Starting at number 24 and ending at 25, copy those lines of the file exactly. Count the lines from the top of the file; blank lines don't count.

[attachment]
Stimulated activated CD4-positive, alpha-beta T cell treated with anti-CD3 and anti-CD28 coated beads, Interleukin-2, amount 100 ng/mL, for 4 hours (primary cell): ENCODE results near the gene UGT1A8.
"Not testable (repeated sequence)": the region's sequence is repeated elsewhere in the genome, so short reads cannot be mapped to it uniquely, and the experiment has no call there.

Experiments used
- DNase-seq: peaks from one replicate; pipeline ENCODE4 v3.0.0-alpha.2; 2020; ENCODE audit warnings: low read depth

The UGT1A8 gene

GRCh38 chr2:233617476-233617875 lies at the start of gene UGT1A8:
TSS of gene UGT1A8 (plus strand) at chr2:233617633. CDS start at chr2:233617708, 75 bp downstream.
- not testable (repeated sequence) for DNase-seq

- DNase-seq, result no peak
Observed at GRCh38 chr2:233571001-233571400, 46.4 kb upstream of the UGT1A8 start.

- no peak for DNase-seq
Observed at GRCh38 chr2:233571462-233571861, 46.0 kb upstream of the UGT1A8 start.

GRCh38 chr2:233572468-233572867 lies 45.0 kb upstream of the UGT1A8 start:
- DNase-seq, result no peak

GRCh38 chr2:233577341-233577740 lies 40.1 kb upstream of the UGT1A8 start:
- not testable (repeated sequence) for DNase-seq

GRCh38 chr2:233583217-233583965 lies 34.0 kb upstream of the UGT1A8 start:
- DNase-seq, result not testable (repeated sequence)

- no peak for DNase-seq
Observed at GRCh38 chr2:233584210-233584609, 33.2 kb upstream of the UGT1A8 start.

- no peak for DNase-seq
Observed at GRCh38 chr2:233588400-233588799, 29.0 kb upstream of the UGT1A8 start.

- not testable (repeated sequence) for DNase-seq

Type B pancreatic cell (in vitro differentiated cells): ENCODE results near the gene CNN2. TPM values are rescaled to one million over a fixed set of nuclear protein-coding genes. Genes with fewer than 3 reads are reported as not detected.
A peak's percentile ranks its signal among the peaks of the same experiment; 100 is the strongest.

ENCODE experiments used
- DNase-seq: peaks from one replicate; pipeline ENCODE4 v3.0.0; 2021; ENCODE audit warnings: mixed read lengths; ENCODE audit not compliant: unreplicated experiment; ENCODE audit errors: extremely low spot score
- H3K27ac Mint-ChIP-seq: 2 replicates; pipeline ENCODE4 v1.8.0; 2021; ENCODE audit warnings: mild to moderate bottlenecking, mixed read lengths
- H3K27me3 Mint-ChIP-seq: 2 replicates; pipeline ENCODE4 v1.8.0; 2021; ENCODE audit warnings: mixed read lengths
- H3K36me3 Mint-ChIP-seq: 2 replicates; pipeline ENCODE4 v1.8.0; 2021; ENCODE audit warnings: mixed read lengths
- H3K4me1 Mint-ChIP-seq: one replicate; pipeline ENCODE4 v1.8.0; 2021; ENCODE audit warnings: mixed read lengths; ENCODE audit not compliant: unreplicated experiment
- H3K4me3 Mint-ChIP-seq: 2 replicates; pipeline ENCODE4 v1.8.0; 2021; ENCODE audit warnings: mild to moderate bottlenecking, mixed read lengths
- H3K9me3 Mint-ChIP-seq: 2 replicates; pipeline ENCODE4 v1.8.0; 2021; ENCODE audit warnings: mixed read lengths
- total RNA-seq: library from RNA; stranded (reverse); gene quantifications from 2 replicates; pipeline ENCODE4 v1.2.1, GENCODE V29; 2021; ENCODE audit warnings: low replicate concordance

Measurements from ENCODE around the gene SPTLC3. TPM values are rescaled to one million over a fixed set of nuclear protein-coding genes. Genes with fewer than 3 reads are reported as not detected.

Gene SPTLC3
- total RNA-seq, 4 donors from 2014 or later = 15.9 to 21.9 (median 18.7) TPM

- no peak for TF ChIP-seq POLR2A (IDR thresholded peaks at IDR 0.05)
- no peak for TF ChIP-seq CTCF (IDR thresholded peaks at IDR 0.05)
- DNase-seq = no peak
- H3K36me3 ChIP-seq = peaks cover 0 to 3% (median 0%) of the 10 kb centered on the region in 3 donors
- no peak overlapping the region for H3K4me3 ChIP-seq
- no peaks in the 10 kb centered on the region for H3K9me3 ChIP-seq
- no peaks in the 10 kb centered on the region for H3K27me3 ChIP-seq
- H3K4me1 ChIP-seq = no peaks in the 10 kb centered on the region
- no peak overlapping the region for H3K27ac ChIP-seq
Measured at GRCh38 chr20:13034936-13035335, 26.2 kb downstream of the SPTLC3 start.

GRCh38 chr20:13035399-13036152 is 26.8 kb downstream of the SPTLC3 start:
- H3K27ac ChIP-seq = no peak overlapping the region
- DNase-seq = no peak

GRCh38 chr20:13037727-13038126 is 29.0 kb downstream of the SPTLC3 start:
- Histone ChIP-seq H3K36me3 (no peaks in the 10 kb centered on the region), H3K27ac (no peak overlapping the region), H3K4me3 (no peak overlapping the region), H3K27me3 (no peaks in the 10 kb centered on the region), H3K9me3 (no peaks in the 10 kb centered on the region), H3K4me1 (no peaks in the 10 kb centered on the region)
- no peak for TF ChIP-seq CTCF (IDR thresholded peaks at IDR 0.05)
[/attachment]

Type B pancreatic cell (in vitro differentiated cells): ENCODE results near the gene CNN2. TPM values are rescaled to one million over a fixed set of nuclear protein-coding genes. Genes with fewer than 3 reads are reported as not detected.
A peak's percentile ranks its signal among the peaks of the same experiment; 100 is the strongest.